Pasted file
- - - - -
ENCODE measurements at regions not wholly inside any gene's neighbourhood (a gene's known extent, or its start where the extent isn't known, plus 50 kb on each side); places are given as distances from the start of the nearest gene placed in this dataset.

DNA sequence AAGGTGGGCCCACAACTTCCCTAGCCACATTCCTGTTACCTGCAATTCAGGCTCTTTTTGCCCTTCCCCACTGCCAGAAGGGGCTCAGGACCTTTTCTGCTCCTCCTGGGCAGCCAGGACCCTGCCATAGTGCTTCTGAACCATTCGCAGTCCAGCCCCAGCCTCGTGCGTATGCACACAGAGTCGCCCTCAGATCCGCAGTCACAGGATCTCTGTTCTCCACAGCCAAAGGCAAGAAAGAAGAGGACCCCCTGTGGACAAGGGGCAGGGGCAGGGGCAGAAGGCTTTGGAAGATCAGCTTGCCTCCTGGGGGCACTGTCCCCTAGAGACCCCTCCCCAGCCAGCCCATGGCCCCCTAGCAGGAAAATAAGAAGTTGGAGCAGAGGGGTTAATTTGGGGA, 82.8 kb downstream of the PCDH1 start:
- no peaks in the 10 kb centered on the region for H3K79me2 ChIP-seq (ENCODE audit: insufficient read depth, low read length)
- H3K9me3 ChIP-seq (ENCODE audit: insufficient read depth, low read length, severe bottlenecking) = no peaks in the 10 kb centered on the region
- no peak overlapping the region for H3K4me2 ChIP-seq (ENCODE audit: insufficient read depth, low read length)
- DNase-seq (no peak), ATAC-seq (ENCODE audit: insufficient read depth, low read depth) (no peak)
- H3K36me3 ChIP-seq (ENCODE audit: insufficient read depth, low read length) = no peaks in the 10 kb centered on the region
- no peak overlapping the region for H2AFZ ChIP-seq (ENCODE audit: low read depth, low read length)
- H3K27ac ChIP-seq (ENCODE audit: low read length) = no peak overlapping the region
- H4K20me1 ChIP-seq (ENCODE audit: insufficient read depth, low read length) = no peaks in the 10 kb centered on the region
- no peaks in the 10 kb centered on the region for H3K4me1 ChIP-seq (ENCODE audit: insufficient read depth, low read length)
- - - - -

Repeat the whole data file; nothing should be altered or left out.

ENCODE measurements at regions not wholly inside any gene's neighbourhood (a gene's known extent, or its start where the extent isn't known, plus 50 kb on each side); places are given as distances from the start of the nearest gene placed in this dataset.

DNA sequence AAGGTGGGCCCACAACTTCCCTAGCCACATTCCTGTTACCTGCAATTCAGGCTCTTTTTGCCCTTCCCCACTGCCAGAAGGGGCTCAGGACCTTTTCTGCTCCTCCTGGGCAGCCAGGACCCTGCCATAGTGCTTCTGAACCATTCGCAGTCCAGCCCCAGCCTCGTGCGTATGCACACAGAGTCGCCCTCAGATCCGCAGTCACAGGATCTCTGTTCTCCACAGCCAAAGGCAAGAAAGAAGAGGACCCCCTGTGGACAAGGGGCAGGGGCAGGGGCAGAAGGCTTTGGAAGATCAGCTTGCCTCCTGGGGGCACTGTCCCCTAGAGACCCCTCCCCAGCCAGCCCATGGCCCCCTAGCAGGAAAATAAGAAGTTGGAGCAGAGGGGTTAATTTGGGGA, 82.8 kb downstream of the PCDH1 start:
- no peaks in the 10 kb centered on the region for H3K79me2 ChIP-seq (ENCODE audit: insufficient read depth, low read length)
- H3K9me3 ChIP-seq (ENCODE audit: insufficient read depth, low read length, severe bottlenecking) = no peaks in the 10 kb centered on the region
- no peak overlapping the region for H3K4me2 ChIP-seq (ENCODE audit: insufficient read depth, low read length)
- DNase-seq (no peak), ATAC-seq (ENCODE audit: insufficient read depth, low read depth) (no peak)
- H3K36me3 ChIP-seq (ENCODE audit: insufficient read depth, low read length) = no peaks in the 10 kb centered on the region
- no peak overlapping the region for H2AFZ ChIP-seq (ENCODE audit: low read depth, low read length)
- H3K27ac ChIP-seq (ENCODE audit: low read length) = no peak overlapping the region
- H4K20me1 ChIP-seq (ENCODE audit: insufficient read depth, low read length) = no peaks in the 10 kb centered on the region
- no peaks in the 10 kb centered on the region for H3K4me1 ChIP-seq (ENCODE audit: insufficient read depth, low read length)